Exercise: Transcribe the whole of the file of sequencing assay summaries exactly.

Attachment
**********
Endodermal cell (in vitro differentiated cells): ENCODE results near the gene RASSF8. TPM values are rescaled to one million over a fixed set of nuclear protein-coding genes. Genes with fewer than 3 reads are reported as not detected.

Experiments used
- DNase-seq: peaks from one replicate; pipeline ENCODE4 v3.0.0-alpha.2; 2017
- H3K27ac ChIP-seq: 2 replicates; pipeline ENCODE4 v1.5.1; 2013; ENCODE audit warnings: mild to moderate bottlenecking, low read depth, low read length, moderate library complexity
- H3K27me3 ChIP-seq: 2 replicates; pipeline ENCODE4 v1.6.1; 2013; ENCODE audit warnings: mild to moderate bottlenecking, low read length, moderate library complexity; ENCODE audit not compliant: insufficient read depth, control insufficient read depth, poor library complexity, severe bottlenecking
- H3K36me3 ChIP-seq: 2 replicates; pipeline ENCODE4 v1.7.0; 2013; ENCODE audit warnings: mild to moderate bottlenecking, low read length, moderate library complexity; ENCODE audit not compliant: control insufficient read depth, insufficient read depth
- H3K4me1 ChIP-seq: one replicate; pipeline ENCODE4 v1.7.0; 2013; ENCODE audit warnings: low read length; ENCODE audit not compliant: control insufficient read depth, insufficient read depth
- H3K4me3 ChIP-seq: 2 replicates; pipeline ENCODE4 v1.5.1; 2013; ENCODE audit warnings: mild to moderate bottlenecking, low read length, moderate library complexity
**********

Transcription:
Endodermal cell (in vitro differentiated cells): ENCODE results near the gene RASSF8. TPM values are rescaled to one million over a fixed set of nuclear protein-coding genes. Genes with fewer than 3 reads are reported as not detected.

Experiments used
- DNase-seq: peaks from one replicate; pipeline ENCODE4 v3.0.0-alpha.2; 2017
- H3K27ac ChIP-seq: 2 replicates; pipeline ENCODE4 v1.5.1; 2013; ENCODE audit warnings: mild to moderate bottlenecking, low read depth, low read length, moderate library complexity
- H3K27me3 ChIP-seq: 2 replicates; pipeline ENCODE4 v1.6.1; 2013; ENCODE audit warnings: mild to moderate bottlenecking, low read length, moderate library complexity; ENCODE audit not compliant: insufficient read depth, control insufficient read depth, poor library complexity, severe bottlenecking
- H3K36me3 ChIP-seq: 2 replicates; pipeline ENCODE4 v1.7.0; 2013; ENCODE audit warnings: mild to moderate bottlenecking, low read length, moderate library complexity; ENCODE audit not compliant: control insufficient read depth, insufficient read depth
- H3K4me1 ChIP-seq: one replicate; pipeline ENCODE4 v1.7.0; 2013; ENCODE audit warnings: low read length; ENCODE audit not compliant: control insufficient read depth, insufficient read depth
- H3K4me3 ChIP-seq: 2 replicates; pipeline ENCODE4 v1.5.1; 2013; ENCODE audit warnings: mild to moderate bottlenecking, low read length, moderate library complexity